Captured on an iPhone 4 using ClassicPAN; post processed with Painteresque, Blender, Iris on an iPad 2.

Favorite iPhone/iPad apps - References

I've been doing iPhone photography since September of 2011 and continue to be amazed at the wide variety of apps available for post processing images on an iOS (iPhone/iPad) device. It can be overwhelming at first (and continues to be somewhat overwhelming as more and more apps appear to be useful or fun). I'm trying to winnow down my list of favorite apps and post some comments about why for each.

I keep changing my mind about the best way to approach sharing information about iPhone/iPad apps... so here's an outline that will continue to be filled in with more information as time allows.
  • Camera apps
  • Comparison of Pro HDR and TrueHDR
  • Blender: One of my favorite apps for blending (combining) two images; Blender deserves a page of its own because it can be tricky to use.
  • A+ Signature is currently my favorite app to use for signing images; tutorial.
  • Perfect Photo is a great choice for cropping, sharpening and/or removing noise from images before continuing with any other post processing; tutorial.
  • PhotoStudioHD (iPad; tutorial) has a marvelous selection of effects from which to choose.

Camera apps

I will say that although there are many more sophisticated camera apps than the native iPhone Camera, I always seem to resort to the native Camera when I'm in a hurry to capture an image or am out and about without my tripod! When used in HDR mode, it is quite fast and does a reasonable job of capturing two images (one exposed properly for the highlights, the other exposed properly for the shadows) that can later be merged in Pro HDR or TrueHDR. (this section will be expanded as time allows to include other camera apps)

A word or two about Pro HDR vs. TrueHDR. As a beginning iPhone photographer, I was introduced to Pro HDR and taught how to use it by John Barclay. Until I started paying attention, and taking more courses (highly recommend those taught by Teri Lou Dantzler and Harry Sandler), I didn't even realize that I could also TAKE pictures with Pro HDR. Teri Lou and Harry introduced me to picture taking capabilities of Pro HDR and also taught me about using TrueHDR to both take and merge images.

  • Pro HDR: MUST be used with a tripod unless you are steady as the Rock of Gibraltar, has a timer, analyzes the scene, takes awhile to take two images, can save both the original (bright/dark) exposures and a merged exposure. Pro HDR does not save the merged exposure until you click Save after waiting for it to analyze and merge the two images. If you want to keep shooting without waiting for the analysis and image saving, click Done and then OK to the Picture not saved dialogue. (One annoying, to me anyway, feature of Pro HDR is it always opens ready to shoot an image and you must click the Actions menu to choose other options. This is NOT intuitively obvious.) 
    • When using Pro HDR to merge two images (one light, one dark), the app asks you to pick the dark image first and then pick the light image. Sometimes the difference between the light and dark thumbnails are hard to judge, especially on an iPhone. For that reason, I prefer to use TrueHDR for merging, ESPECIALLY if I'm doing this somewhat boring task on my iPhone with a string of images (to ready them for later post processing) while riding the subway!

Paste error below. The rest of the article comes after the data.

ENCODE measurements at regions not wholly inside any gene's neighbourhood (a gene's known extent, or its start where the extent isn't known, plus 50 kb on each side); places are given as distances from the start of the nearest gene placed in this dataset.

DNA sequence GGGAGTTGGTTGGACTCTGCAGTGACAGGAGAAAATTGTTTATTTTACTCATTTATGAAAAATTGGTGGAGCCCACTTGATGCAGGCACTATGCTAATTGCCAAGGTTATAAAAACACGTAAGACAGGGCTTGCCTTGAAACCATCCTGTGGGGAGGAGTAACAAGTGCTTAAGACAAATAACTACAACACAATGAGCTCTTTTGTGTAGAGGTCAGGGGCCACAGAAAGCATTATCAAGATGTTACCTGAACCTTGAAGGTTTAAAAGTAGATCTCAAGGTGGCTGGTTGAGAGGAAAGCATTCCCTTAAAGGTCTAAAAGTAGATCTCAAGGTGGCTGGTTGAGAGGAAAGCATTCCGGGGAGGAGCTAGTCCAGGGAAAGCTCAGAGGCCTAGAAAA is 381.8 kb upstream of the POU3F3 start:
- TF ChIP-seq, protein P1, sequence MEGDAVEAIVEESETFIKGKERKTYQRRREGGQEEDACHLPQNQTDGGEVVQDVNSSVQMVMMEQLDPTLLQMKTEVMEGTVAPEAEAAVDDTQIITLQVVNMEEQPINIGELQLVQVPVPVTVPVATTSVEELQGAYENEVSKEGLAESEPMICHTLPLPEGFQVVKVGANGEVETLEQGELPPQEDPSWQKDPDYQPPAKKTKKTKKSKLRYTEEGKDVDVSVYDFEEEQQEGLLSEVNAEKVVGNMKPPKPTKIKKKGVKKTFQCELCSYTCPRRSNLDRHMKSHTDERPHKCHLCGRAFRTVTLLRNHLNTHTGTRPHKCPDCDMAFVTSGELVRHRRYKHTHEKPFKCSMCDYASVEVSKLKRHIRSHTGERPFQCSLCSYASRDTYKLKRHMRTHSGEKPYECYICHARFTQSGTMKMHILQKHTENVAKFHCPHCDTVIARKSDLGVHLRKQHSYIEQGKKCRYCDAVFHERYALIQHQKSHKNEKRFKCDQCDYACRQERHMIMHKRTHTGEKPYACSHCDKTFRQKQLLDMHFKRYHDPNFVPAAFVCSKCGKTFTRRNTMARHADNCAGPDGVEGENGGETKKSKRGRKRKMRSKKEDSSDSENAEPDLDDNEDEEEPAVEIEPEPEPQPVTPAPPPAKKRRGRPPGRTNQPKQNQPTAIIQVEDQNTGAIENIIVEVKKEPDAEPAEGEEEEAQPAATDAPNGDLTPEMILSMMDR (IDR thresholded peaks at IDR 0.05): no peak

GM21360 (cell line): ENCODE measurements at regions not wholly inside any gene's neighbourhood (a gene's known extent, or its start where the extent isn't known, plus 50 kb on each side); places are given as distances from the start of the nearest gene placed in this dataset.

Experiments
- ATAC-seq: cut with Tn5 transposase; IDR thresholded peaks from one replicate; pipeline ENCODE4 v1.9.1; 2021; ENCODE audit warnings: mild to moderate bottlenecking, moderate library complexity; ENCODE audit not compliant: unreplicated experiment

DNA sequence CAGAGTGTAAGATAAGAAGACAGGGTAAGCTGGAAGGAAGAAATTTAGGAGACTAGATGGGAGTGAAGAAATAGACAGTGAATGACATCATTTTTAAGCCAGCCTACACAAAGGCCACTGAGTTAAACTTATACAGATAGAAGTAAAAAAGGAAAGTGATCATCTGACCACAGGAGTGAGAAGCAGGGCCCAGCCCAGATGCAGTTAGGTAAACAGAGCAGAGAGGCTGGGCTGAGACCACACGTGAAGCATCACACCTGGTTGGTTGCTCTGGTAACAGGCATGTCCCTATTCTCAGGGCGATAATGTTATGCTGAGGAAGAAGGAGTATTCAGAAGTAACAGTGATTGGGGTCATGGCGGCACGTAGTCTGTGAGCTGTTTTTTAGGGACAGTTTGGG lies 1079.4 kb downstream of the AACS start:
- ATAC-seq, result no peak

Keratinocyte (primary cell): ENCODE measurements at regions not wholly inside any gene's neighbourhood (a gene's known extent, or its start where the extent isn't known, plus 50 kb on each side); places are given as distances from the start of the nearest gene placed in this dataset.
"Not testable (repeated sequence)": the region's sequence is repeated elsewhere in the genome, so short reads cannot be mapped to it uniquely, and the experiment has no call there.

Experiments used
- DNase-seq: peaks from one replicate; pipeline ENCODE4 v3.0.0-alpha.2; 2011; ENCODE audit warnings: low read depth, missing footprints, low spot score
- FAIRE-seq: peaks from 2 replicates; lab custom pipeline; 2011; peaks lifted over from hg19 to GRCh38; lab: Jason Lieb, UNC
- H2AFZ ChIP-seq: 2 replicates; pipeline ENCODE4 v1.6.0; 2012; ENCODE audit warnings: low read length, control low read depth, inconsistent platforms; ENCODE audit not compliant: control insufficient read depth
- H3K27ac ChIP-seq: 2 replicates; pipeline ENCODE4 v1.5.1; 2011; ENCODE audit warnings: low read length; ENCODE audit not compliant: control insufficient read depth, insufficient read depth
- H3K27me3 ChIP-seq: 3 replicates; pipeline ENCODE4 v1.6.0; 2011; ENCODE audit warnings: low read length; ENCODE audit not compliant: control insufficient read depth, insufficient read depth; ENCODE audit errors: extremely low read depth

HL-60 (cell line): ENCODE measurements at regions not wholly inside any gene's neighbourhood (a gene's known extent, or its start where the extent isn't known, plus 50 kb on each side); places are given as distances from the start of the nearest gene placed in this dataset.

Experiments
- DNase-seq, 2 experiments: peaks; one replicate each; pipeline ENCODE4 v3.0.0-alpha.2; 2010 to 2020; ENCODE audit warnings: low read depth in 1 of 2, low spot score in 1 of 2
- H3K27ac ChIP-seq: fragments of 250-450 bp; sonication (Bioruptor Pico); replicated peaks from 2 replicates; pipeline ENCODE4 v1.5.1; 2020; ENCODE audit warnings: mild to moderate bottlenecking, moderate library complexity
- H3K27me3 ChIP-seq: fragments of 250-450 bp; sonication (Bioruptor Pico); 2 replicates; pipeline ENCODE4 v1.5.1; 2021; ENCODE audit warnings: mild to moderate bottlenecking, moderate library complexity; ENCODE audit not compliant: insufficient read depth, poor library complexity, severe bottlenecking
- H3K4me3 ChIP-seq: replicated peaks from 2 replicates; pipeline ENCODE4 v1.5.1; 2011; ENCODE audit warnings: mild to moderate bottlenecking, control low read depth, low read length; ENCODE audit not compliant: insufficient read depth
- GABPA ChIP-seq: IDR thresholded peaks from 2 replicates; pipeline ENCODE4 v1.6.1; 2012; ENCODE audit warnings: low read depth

• TrueHDR: When used as a photography app, it needs to be used with a tripod, has a timer, allows one to choose the bright vs. dark area of the scene, takes a bit of time to take two images which are automatically saved, can be merged immediately (use Merge and then Save). Use Clear + Remove all from list to clear the images from the True HDR app without taking time to merge them right away; this doesn't delete the light/dark images from the camera roll. Although TrueHDR is an iPhone only app, as long as you have an iPad with a camera, you can install it on an iPad and use it there (use the 2x button to make it fullscreen). 
    • Whether on an iPhone or iPad, the TrueHDR merge option is accessed from the menu that appears when opening TrueHDR. Use the Choose Pictures option to locate the two pictures (dialog is choose first, choose second but for impatient people, you can tap quickly on both images to access the Merge option without waiting for the second dialog! If you are performing a string of merging actions, tapping the Back button after you get the message that your photo was successfully saved will bring you back to the EXACT location where you selected the previous two images.
  • One last word of caution for now about using TrueHDR vs. Pro HDR to merge HDR images... it does seem that TrueHDR doesn't handle reds well. If you wondering about the best way to merge your images, I'm guessing you will find others have favorites other than what I've discussed here. There certainly are more apps for HDR than I've mentioned. Experiment and see which app gives you a result that coincides with YOUR vision.

Who knows when I will get back to this but I do promise to continue adding reviews, hints for using apps, and my list of favorite apps as time allows. My biggest problem these days is having WAY more images than I have the time to process and being on a roller coaster ride of learning as much as I can about capturing and processing images with my iPhone. MUCH of what I am posting here has been taught generously by others. I will try to give references as I go along.

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1 comment:

  1. Thanks so much for this...going to start downloading now:)


I appreciate your comments and hope to return your visits soon. If you have any questions about apps used in tutorials, drop a comment with your question and I will either respond here (if the answer is brief) or address it in a future post if I have an answer for you. :-)